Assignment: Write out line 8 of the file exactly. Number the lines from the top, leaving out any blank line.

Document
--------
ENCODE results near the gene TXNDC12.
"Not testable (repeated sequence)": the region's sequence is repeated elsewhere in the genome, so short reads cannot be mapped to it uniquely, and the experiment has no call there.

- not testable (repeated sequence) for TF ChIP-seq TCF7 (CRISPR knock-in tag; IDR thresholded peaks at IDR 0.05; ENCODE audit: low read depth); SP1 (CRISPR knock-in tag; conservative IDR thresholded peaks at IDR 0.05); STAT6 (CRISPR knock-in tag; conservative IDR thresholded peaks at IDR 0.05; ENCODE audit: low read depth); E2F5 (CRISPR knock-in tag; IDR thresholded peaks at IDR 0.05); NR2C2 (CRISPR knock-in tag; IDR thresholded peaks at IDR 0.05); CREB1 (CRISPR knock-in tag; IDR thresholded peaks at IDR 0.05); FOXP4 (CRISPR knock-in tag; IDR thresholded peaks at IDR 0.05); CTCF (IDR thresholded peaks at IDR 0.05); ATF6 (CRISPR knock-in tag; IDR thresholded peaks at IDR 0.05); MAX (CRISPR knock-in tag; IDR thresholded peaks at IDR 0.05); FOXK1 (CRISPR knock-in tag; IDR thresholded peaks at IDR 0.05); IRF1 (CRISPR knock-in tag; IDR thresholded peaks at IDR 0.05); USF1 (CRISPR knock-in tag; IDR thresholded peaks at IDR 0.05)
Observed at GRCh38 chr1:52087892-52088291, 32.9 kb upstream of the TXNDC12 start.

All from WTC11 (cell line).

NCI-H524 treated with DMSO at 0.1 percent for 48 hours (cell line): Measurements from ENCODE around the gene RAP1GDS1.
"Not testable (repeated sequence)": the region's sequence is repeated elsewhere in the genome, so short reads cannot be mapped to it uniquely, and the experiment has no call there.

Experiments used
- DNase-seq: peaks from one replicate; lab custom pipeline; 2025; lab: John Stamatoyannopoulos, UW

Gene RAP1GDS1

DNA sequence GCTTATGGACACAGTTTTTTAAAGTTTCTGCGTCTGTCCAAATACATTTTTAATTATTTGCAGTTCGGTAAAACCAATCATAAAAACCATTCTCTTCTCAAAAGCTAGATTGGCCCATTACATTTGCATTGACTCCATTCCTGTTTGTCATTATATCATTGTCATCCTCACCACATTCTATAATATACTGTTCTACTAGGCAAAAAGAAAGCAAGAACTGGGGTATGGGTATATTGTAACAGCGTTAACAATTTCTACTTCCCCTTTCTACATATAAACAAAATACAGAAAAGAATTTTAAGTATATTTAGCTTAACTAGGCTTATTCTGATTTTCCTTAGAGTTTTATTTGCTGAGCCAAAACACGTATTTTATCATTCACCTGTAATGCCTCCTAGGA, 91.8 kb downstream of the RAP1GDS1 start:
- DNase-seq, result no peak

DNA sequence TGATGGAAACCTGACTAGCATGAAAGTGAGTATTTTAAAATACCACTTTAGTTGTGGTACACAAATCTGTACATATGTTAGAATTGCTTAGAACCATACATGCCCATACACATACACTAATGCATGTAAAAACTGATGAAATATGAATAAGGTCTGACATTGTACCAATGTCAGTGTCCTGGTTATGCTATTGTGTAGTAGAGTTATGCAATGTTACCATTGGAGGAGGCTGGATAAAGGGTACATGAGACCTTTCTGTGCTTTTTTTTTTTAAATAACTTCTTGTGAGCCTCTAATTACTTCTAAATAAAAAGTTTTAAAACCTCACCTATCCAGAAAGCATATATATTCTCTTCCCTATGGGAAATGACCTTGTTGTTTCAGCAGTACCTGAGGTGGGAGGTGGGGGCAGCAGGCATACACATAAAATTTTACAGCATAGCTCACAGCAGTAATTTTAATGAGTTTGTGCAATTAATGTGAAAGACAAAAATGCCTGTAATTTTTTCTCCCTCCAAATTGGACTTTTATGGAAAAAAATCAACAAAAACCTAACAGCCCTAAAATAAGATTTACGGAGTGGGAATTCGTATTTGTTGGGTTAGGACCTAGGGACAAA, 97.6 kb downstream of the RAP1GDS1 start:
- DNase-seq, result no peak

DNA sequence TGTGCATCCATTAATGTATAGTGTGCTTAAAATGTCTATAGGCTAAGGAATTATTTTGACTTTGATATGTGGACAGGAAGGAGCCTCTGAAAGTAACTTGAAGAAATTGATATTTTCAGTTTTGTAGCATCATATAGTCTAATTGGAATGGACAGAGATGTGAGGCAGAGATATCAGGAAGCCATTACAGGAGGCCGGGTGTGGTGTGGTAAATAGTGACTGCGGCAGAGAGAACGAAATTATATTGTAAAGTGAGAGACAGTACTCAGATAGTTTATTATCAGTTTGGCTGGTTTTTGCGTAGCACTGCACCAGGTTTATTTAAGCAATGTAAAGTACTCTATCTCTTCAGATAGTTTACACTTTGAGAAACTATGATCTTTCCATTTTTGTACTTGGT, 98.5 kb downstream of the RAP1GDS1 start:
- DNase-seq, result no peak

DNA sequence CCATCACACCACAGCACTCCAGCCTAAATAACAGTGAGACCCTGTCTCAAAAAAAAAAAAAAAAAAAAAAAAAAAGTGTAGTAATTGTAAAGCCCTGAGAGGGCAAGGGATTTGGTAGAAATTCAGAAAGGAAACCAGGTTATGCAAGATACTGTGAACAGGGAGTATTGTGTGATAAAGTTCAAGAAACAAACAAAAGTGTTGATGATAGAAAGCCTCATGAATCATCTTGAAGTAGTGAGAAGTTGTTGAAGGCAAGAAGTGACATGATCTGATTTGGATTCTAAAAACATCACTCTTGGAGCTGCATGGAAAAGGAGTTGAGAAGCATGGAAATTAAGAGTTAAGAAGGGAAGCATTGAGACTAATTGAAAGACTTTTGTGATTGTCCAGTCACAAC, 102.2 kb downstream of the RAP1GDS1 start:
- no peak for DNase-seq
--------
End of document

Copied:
Experiments used